A country known for its long living citizens, Japan is ironically at risk of halving its population by the end of the century (currently at around 125 million). The Japanese Ministry of Healthy already projects, quite realistically, 100 million by 2050.
The challenges of the non-modernist life (and business) style has caught up with their slow-as-molasses ability (or desire) to change. The Japanese citizens are proving their dissatisfaction, if not disenfranchisement, with the longstanding social inequalities (notably sexist), archaic business practices and isolationist mentality.
The outlook is not rosy and, therefore, couples are not encouraged to proliferate. With the burgeoning tax bills, current public debt and the prospective massive increase in retired and long living Japanese, the outlook is merely the consequence of a system bent on keeping its traditions, only looking inward and, when doing so, without a thread of more modern thinking.
Meanwhile, France, a country known for its great wines, lazy summers and robust tourism, could face a similar end if its trends continue. The country has experienced a well documented dramatic fall off in nativity rates. The “rich” and sometimes famous are leaving in ever growing quantities (649 individuals in 2005 with an average wallet of 3.4 million euros), representing a departure of up to an estimated 32 billion euros since 1997 thanks to the tax on inheritance.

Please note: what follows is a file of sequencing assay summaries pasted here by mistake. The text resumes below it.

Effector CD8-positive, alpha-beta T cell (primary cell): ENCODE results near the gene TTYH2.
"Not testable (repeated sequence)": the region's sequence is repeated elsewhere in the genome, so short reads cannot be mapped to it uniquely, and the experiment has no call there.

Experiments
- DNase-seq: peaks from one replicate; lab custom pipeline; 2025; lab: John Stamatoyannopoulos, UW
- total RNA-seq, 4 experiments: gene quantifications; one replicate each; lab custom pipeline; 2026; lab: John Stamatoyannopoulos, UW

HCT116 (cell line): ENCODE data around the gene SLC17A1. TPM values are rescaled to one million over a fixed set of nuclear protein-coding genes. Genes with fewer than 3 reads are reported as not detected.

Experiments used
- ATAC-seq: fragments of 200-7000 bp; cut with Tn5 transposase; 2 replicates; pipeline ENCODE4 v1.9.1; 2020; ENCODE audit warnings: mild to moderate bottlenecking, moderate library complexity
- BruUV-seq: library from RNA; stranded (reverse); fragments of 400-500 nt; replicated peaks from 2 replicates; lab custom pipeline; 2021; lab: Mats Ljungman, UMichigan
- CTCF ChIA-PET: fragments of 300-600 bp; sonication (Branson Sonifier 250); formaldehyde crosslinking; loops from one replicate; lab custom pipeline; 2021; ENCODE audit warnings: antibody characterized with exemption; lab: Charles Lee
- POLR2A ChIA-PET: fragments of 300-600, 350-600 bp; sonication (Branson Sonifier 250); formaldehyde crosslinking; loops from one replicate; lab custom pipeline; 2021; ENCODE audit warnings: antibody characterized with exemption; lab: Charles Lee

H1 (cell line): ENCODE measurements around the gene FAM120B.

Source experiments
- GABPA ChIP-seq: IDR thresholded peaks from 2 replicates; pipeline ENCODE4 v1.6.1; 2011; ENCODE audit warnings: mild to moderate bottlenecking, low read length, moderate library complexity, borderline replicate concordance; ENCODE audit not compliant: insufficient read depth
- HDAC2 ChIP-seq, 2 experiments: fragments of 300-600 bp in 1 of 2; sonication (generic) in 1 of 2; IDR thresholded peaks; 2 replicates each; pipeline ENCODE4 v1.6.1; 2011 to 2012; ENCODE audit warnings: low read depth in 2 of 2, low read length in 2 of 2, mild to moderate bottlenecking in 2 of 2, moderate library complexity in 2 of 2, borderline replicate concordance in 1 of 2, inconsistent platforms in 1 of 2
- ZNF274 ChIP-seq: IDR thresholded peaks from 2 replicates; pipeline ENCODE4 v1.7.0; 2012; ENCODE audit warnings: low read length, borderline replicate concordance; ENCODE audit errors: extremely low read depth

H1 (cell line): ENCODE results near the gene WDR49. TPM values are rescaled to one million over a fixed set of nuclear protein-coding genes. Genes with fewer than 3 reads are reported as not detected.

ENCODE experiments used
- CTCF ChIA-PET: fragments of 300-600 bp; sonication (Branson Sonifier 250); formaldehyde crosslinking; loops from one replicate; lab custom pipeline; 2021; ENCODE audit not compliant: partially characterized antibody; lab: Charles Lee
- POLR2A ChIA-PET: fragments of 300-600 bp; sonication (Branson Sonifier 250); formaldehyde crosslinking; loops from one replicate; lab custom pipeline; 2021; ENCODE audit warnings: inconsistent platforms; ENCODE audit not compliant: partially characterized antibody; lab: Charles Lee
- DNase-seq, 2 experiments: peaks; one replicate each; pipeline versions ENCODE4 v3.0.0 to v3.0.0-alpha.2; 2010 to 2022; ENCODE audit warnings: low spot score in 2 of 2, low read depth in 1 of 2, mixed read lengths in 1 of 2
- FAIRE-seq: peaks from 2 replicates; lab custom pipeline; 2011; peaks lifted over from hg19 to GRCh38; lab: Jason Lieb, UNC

A short visit to London or New York (or even Montreal), and the number of French (not Quebec) accents—among the young professionals—is hard to avoid. The real way to vote is with your feet or, dare I say it, in bed. Leave or be immaculate. The number of traditional families with 4+ children (naturally I am referring to the Roman Catholic type, not the prolific Romanian imports) can only decline – if only to remain more nimble and potentially more mobile.
With electoral platforms for the May elections promising more government spending (+ 30 to 35 billion euros), one can hardly imagine that tax rate hikes will abate, much less decline. Is France really ready for change? Does it really want change?
When Ségolène Royal reverts to using former PM Lionel Jospin as an aide and the French delegation to the European Union keep on promoting their socialist model, it seems the current government and a Presidential hopeful have played their cards. And, with the likelihood of a large retired community, un-motivated workforces and handicapped entrepreneurs, on top of a morose economy, the chances are that the French will vote by actions more loudly than by election.
Whatever happens, it is best to stay young at heart?
p.s. Without meaning Partie Socialiste, who on earth is the PM of France these days?